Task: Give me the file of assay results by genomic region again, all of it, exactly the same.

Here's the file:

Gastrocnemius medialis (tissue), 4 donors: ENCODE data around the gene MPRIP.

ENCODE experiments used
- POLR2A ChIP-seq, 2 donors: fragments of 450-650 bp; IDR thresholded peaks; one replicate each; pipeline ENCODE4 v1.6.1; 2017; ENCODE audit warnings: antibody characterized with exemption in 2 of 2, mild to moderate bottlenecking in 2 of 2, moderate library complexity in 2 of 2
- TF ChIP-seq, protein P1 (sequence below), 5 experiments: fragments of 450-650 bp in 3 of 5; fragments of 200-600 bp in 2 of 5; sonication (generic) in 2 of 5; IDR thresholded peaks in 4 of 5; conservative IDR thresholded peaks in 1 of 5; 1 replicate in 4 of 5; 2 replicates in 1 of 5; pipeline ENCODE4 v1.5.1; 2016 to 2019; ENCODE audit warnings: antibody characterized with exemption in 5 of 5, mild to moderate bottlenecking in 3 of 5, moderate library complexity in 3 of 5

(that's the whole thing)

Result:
Gastrocnemius medialis (tissue), 4 donors: ENCODE data around the gene MPRIP.

ENCODE experiments used
- POLR2A ChIP-seq, 2 donors: fragments of 450-650 bp; IDR thresholded peaks; one replicate each; pipeline ENCODE4 v1.6.1; 2017; ENCODE audit warnings: antibody characterized with exemption in 2 of 2, mild to moderate bottlenecking in 2 of 2, moderate library complexity in 2 of 2
- TF ChIP-seq, protein P1 (sequence below), 5 experiments: fragments of 450-650 bp in 3 of 5; fragments of 200-600 bp in 2 of 5; sonication (generic) in 2 of 5; IDR thresholded peaks in 4 of 5; conservative IDR thresholded peaks in 1 of 5; 1 replicate in 4 of 5; 2 replicates in 1 of 5; pipeline ENCODE4 v1.5.1; 2016 to 2019; ENCODE audit warnings: antibody characterized with exemption in 5 of 5, mild to moderate bottlenecking in 3 of 5, moderate library complexity in 3 of 5